Public Accountability

  • Those participants in Groups 5 who wrote down the goal, sent it with an action plan to a supportive friend and in addition sent in weekly progress reports increased the report of goal achievement to 76%.
  • Public accountability on a regular basis fosters the experience of goal achievement as a series of incremental steps over time. You are giving voice to your steps along the way.
  • Public accountability as key to successful goal achievement also reflects the power of relationships on our motivation and actions. It speaks to the importance of coaches, mentors, trainers, teachers and parents who can journey with us during the process . We often can’t see the incremental changes in ourselves. We often are ready to give up in face of a setback. The possibility of seeing ourselves in the eyes of someone who believes in us is  often crucial to hanging on and achieving a goal:

“ It is only a day, let’s learn from it.”

“ You are doing it.”

“ Shake it off, you can do this.”

“ Let’s adjust the plan, we are ok.”

“You are half-way home.”

“ We are in this together.”

“ Catch your breath, the finish line is ahead.”

Re-definition of Failure

One of the most powerful aspects of goal achievement is a Growth Mindset that re-defines failure as needed information, lessons learned and an inevitable part of any goal achievement. As John Maxwell says, “The difference between average people and achieving people is their perception and response to failure.”

 You are never too old to set another goal or to dream a new dream-C.S.Lewis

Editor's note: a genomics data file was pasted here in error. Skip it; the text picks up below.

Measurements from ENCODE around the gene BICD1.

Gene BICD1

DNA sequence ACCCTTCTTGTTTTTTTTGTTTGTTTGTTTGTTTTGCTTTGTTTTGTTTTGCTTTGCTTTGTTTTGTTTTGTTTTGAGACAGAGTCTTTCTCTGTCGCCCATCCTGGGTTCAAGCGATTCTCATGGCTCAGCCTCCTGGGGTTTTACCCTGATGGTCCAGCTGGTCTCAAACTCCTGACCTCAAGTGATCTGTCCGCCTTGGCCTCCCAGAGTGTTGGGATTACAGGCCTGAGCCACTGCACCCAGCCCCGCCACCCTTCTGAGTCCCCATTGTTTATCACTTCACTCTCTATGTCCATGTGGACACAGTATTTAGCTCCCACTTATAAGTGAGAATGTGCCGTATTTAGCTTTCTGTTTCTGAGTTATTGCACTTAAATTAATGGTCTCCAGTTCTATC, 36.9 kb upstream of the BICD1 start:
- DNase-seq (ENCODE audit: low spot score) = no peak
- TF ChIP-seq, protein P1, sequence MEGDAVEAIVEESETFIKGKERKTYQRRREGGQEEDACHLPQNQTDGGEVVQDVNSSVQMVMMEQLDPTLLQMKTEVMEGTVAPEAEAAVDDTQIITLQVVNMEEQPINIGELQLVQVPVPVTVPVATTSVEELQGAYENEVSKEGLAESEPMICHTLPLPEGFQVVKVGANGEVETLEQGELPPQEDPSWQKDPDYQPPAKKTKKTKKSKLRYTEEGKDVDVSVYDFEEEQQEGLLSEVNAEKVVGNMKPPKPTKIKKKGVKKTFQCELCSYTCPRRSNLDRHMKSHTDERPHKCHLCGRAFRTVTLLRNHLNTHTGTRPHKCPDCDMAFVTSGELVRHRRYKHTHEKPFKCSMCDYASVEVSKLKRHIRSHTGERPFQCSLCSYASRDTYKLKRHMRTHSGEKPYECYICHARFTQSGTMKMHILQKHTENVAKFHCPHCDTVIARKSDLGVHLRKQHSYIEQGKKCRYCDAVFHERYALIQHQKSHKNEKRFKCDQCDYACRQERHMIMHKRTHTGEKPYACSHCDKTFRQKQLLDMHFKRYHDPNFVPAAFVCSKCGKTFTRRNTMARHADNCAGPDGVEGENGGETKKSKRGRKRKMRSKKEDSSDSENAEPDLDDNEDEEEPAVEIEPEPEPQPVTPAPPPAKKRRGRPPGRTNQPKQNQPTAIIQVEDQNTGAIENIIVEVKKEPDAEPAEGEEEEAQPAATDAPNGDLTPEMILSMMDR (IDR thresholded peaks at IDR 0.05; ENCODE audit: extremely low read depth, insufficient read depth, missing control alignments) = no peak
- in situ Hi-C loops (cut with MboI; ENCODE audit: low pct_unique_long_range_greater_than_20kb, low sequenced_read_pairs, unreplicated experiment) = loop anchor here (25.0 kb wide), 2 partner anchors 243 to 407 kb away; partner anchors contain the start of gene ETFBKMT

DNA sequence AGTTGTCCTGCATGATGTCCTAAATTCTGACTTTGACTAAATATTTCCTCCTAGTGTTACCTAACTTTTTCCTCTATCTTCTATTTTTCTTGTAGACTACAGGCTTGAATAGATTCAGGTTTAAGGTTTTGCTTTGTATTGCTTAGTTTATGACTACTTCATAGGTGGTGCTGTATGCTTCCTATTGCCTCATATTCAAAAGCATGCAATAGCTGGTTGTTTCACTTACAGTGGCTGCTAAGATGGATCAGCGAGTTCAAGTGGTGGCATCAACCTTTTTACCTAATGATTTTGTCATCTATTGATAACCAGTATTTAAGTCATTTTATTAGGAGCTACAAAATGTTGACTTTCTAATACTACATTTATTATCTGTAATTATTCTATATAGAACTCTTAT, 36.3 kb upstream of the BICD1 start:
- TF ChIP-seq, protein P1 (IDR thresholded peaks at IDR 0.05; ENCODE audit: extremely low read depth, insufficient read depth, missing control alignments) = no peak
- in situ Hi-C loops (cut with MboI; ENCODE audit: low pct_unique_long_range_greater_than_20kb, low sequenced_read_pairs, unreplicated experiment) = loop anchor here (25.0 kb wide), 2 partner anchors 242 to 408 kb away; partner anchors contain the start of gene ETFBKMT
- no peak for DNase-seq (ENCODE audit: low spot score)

Five Keys to Setting Goals and Achieving Them

Suzanne Phillips, Psy.D., ABPP

Suzanne B. Phillips, Psy.D., ABPP is a licensed psychologist. She is Adjunct Professor of Clinical Psychology in the Doctoral Program of Long Island University and on the faculty of the Post-Doctoral Programs of the Derner Institute of Adelphi University. Suzanne Phillips, PsyD and Dianne Kane are the authors of Healing Together: A Couple's Guide to Coping with Trauma and Post-Traumatic Stress. Learn more about their work at couplesaftertrauma.com . Visit Suzanne's Facebook Page HERE.


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APA Reference
Phillips, S. (2018). Five Keys to Setting Goals and Achieving Them. Psych Central. Retrieved on November 18, 2018, from https://blogs.psychcentral.com/healing-together/2015/08/five-keys-to-setting-goals-and-achieving-them/

 

Last updated: 3 Jan 2018
Last reviewed: By John M. Grohol, Psy.D. on 3 Jan 2018
Published on PsychCentral.com. All rights reserved.